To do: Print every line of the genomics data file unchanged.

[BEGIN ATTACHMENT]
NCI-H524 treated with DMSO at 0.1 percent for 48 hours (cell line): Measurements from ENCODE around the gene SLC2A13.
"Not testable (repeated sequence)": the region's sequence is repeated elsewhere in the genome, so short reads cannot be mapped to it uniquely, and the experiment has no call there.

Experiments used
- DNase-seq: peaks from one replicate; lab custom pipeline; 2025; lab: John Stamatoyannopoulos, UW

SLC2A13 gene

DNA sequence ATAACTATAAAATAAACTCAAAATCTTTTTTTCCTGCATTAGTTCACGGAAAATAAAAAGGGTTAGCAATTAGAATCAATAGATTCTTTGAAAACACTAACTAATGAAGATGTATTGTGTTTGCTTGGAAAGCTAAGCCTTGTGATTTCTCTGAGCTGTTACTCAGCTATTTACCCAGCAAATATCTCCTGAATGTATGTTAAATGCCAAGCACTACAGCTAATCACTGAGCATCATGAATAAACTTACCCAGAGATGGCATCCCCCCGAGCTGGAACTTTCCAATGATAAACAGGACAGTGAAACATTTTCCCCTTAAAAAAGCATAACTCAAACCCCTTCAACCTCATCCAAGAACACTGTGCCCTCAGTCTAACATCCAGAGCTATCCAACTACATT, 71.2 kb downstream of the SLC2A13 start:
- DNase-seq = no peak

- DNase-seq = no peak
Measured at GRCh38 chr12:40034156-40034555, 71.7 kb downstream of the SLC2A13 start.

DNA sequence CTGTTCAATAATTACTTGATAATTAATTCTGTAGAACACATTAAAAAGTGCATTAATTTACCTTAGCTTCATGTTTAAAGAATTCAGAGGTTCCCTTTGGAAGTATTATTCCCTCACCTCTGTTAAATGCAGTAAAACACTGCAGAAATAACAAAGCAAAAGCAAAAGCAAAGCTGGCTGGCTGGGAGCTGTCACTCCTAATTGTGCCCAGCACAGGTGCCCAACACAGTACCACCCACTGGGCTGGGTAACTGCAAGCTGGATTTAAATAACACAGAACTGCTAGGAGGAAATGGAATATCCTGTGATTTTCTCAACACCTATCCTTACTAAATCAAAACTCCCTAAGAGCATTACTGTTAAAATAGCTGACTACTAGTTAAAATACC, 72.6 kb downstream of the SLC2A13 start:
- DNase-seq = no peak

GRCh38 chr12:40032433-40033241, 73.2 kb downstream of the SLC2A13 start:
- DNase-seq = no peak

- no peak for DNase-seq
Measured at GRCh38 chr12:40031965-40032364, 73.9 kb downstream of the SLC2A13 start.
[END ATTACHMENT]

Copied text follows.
NCI-H524 treated with DMSO at 0.1 percent for 48 hours (cell line): Measurements from ENCODE around the gene SLC2A13.
"Not testable (repeated sequence)": the region's sequence is repeated elsewhere in the genome, so short reads cannot be mapped to it uniquely, and the experiment has no call there.

Experiments used
- DNase-seq: peaks from one replicate; lab custom pipeline; 2025; lab: John Stamatoyannopoulos, UW

SLC2A13 gene

DNA sequence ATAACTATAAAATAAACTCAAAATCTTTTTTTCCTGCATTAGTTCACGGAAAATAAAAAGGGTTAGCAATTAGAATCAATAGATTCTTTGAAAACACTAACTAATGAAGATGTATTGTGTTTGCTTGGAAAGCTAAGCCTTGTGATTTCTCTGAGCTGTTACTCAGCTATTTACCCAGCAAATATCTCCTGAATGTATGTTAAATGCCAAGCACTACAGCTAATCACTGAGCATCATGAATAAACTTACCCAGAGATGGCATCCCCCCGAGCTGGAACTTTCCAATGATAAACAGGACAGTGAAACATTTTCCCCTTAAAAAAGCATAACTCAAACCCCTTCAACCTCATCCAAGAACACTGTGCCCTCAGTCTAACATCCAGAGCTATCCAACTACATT, 71.2 kb downstream of the SLC2A13 start:
- DNase-seq = no peak

- DNase-seq = no peak
Measured at GRCh38 chr12:40034156-40034555, 71.7 kb downstream of the SLC2A13 start.

DNA sequence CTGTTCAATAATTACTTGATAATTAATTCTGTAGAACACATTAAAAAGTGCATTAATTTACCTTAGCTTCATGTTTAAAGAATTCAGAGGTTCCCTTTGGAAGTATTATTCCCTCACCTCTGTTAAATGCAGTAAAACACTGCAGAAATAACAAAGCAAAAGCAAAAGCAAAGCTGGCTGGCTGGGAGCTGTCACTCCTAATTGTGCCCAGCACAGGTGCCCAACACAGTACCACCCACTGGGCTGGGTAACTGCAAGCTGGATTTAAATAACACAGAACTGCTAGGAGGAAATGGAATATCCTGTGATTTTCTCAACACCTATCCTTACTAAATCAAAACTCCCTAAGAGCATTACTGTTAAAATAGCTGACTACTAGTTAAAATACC, 72.6 kb downstream of the SLC2A13 start:
- DNase-seq = no peak

GRCh38 chr12:40032433-40033241, 73.2 kb downstream of the SLC2A13 start:
- DNase-seq = no peak

- no peak for DNase-seq
Measured at GRCh38 chr12:40031965-40032364, 73.9 kb downstream of the SLC2A13 start.